AUSA’s Sullivan calls on Congress to pass appropriations bill 


As concern mounts within the Army about the impact of yet another congressional continuing resolution, AUSA President Gen. Gordon R. Sullivan, USA, Ret.,  is again calling on Congress to immediately pass Fiscal Year 2011 defense appropriations legislation that will fund the Department of Defense at levels higher than continuing resolutions allow.

 In a letter last month to leaders in both houses of Congress, Sullivan said, “In a time of war, expeditious completion of defense funding legislation is absolutely essential.  Our Army in the field needs timely access to appropriate funding.  I ask that you focus your considerable energies solely on completing a bill that will provide an uninterrupted stream of funds.”

 Further, in an opinion piece titled, “Get off the dime and provide the dollars,” Sullivan said, “I am very concerned that operating the Department of Defense by means of a continuing resolution rather than appropriations legislation will spell disaster for our military personnel.”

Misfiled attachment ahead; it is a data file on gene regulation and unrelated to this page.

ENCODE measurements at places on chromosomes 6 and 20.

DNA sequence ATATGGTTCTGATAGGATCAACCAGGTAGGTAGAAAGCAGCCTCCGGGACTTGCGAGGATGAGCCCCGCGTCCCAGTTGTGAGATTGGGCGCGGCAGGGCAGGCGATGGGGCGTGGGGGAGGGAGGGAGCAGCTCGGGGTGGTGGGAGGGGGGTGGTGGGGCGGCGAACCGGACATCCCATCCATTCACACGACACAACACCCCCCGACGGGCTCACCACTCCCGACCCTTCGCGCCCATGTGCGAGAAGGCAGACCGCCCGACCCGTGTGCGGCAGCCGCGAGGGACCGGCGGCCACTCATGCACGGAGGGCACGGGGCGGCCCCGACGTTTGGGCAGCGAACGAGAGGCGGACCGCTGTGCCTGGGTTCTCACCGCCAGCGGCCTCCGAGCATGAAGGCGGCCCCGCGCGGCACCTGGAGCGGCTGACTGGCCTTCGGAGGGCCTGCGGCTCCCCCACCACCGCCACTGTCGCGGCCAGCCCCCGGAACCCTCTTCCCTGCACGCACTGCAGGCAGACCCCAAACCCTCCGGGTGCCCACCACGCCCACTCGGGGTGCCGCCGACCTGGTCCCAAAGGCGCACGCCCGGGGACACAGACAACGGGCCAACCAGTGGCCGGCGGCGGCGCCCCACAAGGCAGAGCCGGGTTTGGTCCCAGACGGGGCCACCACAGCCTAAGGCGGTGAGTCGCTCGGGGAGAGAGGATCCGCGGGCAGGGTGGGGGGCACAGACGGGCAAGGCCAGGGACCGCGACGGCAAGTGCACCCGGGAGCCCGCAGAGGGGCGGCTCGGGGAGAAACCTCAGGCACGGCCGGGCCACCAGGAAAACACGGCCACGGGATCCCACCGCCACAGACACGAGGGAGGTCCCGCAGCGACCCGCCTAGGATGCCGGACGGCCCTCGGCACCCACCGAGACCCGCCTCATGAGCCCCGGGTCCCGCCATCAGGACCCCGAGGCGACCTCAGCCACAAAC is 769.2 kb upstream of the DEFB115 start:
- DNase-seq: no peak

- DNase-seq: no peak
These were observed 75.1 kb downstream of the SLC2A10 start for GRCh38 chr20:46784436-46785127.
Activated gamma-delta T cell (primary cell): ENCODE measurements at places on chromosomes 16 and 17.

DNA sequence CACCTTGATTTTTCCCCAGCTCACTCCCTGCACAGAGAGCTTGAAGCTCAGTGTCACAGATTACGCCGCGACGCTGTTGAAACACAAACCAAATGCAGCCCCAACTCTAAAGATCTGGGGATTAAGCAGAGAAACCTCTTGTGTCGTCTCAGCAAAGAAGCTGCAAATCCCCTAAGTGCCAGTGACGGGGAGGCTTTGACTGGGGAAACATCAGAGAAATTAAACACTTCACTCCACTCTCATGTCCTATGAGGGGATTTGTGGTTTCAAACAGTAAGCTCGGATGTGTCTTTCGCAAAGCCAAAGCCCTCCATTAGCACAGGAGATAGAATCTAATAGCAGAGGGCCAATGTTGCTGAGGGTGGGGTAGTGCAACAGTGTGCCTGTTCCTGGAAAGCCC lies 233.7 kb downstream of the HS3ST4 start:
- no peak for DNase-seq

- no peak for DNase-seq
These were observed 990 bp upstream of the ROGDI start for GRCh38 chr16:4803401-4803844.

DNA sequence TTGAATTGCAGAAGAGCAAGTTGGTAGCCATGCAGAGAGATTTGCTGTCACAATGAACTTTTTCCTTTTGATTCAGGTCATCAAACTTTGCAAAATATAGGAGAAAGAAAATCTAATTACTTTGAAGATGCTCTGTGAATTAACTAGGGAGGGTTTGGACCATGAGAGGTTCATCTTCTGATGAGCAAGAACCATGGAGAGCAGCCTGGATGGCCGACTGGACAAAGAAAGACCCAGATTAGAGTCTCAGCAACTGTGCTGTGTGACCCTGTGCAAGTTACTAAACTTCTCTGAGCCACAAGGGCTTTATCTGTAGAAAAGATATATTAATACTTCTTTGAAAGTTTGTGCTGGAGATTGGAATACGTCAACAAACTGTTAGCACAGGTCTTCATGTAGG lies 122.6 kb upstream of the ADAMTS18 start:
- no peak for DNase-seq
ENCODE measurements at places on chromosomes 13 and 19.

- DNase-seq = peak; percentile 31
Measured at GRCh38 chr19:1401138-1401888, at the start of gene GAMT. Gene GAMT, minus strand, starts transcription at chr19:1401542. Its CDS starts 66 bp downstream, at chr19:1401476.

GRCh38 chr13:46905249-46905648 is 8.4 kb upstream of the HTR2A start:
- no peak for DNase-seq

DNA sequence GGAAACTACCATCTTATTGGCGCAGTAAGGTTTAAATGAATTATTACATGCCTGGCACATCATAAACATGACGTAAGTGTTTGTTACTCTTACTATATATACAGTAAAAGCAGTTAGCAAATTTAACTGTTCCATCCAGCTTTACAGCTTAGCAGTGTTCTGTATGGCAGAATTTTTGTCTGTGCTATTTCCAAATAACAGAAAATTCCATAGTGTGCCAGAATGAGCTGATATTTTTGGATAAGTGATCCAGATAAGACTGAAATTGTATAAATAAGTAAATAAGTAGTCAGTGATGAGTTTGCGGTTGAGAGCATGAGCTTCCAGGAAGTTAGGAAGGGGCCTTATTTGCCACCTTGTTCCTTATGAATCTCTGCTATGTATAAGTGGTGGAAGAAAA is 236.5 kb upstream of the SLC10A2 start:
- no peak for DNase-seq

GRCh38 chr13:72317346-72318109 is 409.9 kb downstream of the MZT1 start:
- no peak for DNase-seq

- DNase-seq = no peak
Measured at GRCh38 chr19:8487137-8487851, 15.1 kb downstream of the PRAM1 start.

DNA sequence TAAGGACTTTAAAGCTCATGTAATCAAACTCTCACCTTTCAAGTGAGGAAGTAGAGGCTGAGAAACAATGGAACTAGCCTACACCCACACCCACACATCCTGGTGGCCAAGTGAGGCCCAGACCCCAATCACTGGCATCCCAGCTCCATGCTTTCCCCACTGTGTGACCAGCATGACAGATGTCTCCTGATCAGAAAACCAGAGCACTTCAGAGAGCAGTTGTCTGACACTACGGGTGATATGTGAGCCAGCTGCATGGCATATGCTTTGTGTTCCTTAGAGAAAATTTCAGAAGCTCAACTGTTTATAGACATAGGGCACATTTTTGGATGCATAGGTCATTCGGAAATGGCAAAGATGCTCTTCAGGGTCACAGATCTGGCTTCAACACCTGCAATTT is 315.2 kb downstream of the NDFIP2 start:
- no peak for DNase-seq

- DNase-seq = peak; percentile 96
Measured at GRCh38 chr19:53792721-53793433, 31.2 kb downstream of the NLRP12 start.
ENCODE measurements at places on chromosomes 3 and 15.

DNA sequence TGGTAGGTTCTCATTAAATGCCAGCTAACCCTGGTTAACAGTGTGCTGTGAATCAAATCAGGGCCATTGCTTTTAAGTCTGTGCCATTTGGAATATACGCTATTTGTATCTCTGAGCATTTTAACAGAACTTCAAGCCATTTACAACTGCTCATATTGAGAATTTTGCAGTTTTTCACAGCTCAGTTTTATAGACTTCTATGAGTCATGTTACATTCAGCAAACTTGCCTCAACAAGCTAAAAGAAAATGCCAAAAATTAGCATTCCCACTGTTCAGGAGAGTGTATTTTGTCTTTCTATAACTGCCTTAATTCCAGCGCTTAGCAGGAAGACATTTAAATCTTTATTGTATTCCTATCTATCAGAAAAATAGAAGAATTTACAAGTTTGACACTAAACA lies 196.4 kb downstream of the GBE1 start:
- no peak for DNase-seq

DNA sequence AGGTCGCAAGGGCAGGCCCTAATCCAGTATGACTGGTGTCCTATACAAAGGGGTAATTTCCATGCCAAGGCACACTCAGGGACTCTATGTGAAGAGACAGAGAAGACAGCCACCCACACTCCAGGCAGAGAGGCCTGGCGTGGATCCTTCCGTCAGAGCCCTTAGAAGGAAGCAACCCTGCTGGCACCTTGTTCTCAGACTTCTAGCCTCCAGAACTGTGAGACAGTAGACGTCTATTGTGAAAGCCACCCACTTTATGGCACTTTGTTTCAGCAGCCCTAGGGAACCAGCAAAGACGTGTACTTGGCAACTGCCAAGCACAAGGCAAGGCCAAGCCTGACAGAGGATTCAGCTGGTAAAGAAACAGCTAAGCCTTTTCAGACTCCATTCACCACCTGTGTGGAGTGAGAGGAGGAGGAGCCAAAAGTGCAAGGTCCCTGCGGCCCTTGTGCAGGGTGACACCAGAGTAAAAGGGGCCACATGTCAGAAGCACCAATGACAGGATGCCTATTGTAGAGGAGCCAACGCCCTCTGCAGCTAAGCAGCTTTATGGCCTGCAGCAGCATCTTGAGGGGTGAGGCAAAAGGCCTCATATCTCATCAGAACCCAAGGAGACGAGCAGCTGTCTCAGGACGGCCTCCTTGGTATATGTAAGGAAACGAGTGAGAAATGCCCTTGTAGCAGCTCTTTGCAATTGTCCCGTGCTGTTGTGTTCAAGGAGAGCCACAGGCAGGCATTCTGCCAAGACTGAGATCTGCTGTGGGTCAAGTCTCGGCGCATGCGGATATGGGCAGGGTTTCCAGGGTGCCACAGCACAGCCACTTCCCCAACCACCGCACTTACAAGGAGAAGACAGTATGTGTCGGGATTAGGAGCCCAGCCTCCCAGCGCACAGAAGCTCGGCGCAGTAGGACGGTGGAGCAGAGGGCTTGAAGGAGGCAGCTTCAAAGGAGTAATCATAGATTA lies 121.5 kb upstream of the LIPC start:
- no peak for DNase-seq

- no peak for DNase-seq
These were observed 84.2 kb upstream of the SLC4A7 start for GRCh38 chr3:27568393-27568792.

Sullivan notes that funding cuts caused by the continuing resolution are directly affecting the Army’s readiness; requiring fewer flying hours, cuts in training for home-stationed ground forces, contract cancellations (which translates into lost civilian jobs), multi-year contract deferrals including the Black Hawk and Chinook helicopters, and requests to Congress for urgent reprogramming to fund equipment needs for troops in Afghanistan. 

 He said, “This is not theoretical, this is real-world. It has immediate impact on our troops.”

 Also, under continuing resolutions, new starts are not allowed and procurement accounts are frozen at 2010 levels. 

 Some of the services have frozen civilian hiring while others have delayed the issuance of permanent change-of-station orders to preserve greater funding flexibility. 

 In addition, the services have ordered bases to issue only short-term contracts.  These factors will drive up costs at a time when the Pentagon is working to trim billions of dollars from its budget.

 Sullivan said March 16, “We are a nation at war.  Our Army must be given the financial tools that will allow it to operate efficiently and protect the men and women who are on the front lines fighting for our freedom.”